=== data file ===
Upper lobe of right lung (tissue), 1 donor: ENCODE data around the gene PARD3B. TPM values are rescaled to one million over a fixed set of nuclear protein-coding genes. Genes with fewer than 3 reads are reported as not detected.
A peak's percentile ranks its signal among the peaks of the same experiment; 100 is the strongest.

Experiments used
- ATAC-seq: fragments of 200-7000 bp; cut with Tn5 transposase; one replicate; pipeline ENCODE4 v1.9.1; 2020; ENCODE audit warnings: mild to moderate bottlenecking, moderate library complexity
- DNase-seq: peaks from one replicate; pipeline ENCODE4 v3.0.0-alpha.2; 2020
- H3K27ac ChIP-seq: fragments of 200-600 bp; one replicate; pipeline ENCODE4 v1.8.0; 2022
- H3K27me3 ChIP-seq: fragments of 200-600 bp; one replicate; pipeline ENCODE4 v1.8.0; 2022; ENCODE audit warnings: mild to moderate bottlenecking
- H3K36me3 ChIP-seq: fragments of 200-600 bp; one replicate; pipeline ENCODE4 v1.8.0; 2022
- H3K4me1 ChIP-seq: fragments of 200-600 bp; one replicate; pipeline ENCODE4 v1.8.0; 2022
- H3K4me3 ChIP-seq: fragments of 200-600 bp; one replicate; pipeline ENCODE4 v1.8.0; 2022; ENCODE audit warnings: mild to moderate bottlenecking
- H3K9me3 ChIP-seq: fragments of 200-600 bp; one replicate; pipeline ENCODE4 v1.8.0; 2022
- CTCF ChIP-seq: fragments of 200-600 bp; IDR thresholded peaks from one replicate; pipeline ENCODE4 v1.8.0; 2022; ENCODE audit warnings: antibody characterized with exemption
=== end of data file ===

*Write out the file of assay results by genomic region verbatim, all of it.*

Upper lobe of right lung (tissue), 1 donor: ENCODE data around the gene PARD3B. TPM values are rescaled to one million over a fixed set of nuclear protein-coding genes. Genes with fewer than 3 reads are reported as not detected.
A peak's percentile ranks its signal among the peaks of the same experiment; 100 is the strongest.

Experiments used
- ATAC-seq: fragments of 200-7000 bp; cut with Tn5 transposase; one replicate; pipeline ENCODE4 v1.9.1; 2020; ENCODE audit warnings: mild to moderate bottlenecking, moderate library complexity
- DNase-seq: peaks from one replicate; pipeline ENCODE4 v3.0.0-alpha.2; 2020
- H3K27ac ChIP-seq: fragments of 200-600 bp; one replicate; pipeline ENCODE4 v1.8.0; 2022
- H3K27me3 ChIP-seq: fragments of 200-600 bp; one replicate; pipeline ENCODE4 v1.8.0; 2022; ENCODE audit warnings: mild to moderate bottlenecking
- H3K36me3 ChIP-seq: fragments of 200-600 bp; one replicate; pipeline ENCODE4 v1.8.0; 2022
- H3K4me1 ChIP-seq: fragments of 200-600 bp; one replicate; pipeline ENCODE4 v1.8.0; 2022
- H3K4me3 ChIP-seq: fragments of 200-600 bp; one replicate; pipeline ENCODE4 v1.8.0; 2022; ENCODE audit warnings: mild to moderate bottlenecking
- H3K9me3 ChIP-seq: fragments of 200-600 bp; one replicate; pipeline ENCODE4 v1.8.0; 2022
- CTCF ChIP-seq: fragments of 200-600 bp; IDR thresholded peaks from one replicate; pipeline ENCODE4 v1.8.0; 2022; ENCODE audit warnings: antibody characterized with exemption